Systematic – and predictive – cost reduction in semiconductor equipment manufacturing
BY TOM MARIANO, Foliage, Burlington, MA
After a period of double-digit growth, the semiconductor equipment industry has now stabilized to the point where recent market forecasts are predicting anemic single-digit growth rates. This is driven by total market demand from chipmakers. For example, despite strong growth of 12.9 percent in 2014, Gartner, Inc. projects worldwide semiconductor capital spending to only grow 0.8 percent in 2015, to $65.7 billion.  Additionally, this industry has always been subject to volatile demand cycles that are notoriously difficult to predict.
Translation: It’s extremely challenging for today’s semiconductor equipment manufacturers to improve their financial performance. There are fewer and fewer opportunities to grow topline revenue through innovation and new product development. And, after several years of cutting costs on existing products and not realizing enough cost reduction to improve margins, it’s difficult to know how to do it differently.
Yet a viable alternative to improve financial performance does exist: A disciplined, rigorous, and systematic approach to reducing costs that delivers more predictive results.
A systematic approach to cost reduction
Where cutting costs was once perceived as the end result of “desperate times, desperate measures,” many innovators are now using this approach much more proactively. By
meeting the idea of cost reduction head on – as an opportunity, not a last resort – many semiconductor equipment makers are uncovering wasteful, inefficient, and costly processes, often in areas they once overlooked. At this point, you may be thinking, “All of this sounds great, but what is a systematic approach to cost reduction, and how is it different from what I’m doing?”
Remember that many manufacturers (in all industries) tend to have a hard time driving costs down. They may set cost reduction goals and then attempt to achieve them using various ad hoc approaches. But they really need to understand exactly what their true costs are, where they exist, and which areas will improve their margins.
A systematic approach to cost reduction gives them this insight. With improved visibility into the entire organization, various processes, and how they execute, semiconductor equipment manufacturers can’t identify the right places to cut costs and hit their cost savings goals. This is a very detailed and planned approach in which organizations closely examine areas such as cost of goods sold, R&D, and service to make more informed decisions that will position their business for long-term success. This is the value of a systematic approach to cost reduction.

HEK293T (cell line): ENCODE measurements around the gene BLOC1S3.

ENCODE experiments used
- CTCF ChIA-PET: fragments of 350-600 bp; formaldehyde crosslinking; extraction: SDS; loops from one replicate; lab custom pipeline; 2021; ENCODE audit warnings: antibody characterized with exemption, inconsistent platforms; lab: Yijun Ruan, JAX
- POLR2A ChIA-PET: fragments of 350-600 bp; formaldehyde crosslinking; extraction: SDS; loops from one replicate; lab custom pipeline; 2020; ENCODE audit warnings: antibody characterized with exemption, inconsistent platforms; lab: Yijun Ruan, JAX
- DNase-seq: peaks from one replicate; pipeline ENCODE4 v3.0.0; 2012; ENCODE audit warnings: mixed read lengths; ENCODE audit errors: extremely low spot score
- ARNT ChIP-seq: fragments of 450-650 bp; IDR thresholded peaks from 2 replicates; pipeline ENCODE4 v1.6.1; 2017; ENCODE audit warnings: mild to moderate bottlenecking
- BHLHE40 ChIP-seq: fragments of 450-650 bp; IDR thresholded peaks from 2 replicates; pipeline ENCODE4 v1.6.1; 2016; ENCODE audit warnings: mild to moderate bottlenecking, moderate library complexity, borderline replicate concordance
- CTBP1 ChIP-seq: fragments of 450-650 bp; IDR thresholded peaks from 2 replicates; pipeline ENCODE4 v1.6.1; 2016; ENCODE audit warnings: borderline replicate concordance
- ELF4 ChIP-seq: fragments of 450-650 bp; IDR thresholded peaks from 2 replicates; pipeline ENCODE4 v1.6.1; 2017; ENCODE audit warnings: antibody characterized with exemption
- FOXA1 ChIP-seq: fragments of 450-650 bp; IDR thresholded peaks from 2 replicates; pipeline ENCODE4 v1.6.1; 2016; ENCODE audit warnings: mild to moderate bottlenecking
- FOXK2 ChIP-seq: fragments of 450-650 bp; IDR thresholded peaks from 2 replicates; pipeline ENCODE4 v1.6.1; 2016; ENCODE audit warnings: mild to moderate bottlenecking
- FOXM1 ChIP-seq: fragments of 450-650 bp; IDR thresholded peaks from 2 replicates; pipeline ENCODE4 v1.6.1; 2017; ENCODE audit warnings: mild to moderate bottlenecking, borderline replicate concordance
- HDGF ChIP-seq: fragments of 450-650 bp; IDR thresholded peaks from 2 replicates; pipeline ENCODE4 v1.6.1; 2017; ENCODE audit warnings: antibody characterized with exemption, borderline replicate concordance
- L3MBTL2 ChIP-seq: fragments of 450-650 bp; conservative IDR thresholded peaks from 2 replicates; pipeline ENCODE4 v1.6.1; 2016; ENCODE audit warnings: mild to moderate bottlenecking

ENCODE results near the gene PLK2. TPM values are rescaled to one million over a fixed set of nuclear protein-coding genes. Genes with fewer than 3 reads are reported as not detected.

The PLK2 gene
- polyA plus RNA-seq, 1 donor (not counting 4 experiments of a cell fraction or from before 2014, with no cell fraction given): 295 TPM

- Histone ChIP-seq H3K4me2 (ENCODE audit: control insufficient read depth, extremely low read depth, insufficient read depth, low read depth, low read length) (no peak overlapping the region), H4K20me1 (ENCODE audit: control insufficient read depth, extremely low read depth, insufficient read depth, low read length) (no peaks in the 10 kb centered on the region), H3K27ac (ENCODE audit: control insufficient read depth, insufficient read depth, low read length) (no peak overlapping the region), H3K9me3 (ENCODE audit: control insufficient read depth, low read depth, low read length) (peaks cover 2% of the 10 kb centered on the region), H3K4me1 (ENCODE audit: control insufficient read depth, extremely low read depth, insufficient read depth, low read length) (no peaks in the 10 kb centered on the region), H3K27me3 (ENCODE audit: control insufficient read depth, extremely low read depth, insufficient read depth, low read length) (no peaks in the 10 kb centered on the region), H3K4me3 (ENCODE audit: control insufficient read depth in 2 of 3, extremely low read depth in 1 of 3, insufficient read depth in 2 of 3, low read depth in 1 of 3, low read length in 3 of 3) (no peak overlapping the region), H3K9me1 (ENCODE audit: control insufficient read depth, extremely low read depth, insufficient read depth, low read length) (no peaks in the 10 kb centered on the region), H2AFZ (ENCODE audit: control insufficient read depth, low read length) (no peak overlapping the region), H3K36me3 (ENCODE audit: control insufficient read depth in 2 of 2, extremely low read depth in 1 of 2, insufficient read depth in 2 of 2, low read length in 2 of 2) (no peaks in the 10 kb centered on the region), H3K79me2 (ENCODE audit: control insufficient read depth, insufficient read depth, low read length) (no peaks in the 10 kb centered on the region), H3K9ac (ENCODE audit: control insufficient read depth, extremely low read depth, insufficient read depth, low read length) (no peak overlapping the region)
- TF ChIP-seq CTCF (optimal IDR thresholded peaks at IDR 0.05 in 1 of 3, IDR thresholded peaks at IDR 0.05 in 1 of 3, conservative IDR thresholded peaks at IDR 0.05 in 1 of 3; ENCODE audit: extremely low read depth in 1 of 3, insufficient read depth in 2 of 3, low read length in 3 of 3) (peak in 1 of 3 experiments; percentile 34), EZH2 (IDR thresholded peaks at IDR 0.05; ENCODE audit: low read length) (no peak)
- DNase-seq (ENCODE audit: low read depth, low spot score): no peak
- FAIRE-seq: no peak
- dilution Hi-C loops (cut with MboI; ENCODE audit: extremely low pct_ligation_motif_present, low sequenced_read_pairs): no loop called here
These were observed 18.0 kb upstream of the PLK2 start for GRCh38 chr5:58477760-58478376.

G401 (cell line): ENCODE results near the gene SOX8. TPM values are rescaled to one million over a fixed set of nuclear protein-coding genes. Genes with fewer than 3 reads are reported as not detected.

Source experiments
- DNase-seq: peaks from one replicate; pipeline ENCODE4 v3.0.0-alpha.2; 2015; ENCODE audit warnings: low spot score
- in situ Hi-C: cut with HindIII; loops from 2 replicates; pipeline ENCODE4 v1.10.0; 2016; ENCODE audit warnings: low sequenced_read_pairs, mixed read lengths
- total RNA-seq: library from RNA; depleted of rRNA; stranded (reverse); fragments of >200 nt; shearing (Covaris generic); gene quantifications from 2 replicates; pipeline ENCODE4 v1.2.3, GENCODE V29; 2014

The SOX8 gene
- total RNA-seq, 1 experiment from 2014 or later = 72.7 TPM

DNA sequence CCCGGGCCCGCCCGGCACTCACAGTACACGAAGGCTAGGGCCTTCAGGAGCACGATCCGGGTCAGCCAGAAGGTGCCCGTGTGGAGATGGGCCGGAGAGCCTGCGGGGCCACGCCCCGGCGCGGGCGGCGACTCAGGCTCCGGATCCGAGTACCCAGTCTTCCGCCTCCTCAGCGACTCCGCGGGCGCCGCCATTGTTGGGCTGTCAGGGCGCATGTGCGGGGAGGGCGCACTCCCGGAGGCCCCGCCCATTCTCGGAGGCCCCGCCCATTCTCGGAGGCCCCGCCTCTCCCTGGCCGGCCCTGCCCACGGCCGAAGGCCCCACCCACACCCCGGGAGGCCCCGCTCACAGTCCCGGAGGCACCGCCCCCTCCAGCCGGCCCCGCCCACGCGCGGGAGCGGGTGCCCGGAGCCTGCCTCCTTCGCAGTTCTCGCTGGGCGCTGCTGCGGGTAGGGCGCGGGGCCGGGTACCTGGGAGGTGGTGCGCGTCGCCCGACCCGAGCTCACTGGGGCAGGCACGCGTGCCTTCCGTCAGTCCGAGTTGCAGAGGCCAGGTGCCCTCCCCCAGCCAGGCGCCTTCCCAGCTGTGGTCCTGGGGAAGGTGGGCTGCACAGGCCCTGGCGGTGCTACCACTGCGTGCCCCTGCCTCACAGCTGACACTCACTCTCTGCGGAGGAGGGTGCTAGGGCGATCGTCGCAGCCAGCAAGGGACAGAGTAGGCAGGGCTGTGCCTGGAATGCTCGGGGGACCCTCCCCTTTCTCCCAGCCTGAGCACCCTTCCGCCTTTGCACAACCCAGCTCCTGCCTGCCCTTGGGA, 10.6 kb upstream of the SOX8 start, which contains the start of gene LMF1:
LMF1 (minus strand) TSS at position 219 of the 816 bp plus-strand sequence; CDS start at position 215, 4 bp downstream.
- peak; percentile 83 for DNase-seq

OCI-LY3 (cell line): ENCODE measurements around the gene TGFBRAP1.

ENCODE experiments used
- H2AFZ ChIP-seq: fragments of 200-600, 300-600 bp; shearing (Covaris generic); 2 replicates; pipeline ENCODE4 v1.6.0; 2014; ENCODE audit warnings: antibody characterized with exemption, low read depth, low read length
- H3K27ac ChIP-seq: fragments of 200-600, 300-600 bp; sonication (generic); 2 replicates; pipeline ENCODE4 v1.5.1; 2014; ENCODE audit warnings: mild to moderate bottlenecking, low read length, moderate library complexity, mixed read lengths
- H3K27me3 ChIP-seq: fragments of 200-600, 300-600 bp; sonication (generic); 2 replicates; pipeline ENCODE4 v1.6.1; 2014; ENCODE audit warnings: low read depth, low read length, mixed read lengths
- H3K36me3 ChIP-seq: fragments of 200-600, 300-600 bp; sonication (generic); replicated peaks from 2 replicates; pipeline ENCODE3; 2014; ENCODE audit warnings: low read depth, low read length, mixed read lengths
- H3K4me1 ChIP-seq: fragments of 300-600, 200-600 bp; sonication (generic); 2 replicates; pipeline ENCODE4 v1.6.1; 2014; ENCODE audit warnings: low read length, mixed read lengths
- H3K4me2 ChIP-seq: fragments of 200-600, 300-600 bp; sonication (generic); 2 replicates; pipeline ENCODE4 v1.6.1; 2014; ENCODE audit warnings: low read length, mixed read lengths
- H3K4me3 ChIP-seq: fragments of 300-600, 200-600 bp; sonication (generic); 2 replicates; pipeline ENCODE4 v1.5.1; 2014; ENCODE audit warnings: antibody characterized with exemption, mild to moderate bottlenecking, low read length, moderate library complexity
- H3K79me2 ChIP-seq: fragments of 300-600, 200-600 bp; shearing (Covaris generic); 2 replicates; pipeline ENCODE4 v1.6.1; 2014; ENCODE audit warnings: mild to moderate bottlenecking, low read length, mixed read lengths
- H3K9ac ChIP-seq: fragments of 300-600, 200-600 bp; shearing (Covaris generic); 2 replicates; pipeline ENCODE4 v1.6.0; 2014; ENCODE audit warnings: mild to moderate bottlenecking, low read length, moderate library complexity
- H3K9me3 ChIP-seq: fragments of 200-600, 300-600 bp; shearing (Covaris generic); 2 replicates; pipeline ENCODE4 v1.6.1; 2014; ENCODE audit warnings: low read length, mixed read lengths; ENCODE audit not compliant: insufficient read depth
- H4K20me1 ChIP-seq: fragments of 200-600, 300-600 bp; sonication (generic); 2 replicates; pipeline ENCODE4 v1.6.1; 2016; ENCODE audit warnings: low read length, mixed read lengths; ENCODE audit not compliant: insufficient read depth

This approach also introduces the element of speed, helping equipment makers realize cost savings much faster than ad hoc cost-cutting initiatives and puts them on a path to achieve more predictive results. Beyond the positive (and more obvious) impact successful cost reduction has on a semiconductor equipment manufacturer’s bottom line, it also provides a number of significant benefits such as improving productivity, freeing up key personnel, and providing needed capital to fuel new growth.
The path to predictive results
Even if the concept of a more strategic approach to cutting costs sounds reasonable, many semiconductor equipment manufacturers struggle with how to begin and where to focus. All to often they resort to making reactive decisions regarding existing products without the necessary data, leading them to ask questions such as, “Should we have an obsolescence plan for this product?” “How much could we save?” and “Will this lead to bigger problems down the road?”
Without understanding where your best opportunities for cost cutting are, it’s a lot larder to predict when, and if, cost reduction goals will be met. A systematic approach to cost reduction includes establishing clear cost targets, communicating them to leadership, and measuring and reporting results along the way.
The first step is to engage with an outside firm that has a singular focus on cost reduction, and one that is clearly separated from day-to-day operations and current organizational dynamics. Such an engagement will yield an actionable list of improvements with specific cost targets, realistic timelines for achieving these goals, and future plans for reinvesting the cost savings.
More specifically, a systematic cost reduction approach will focus on three key areas: material costs, R&D costs, and service costs: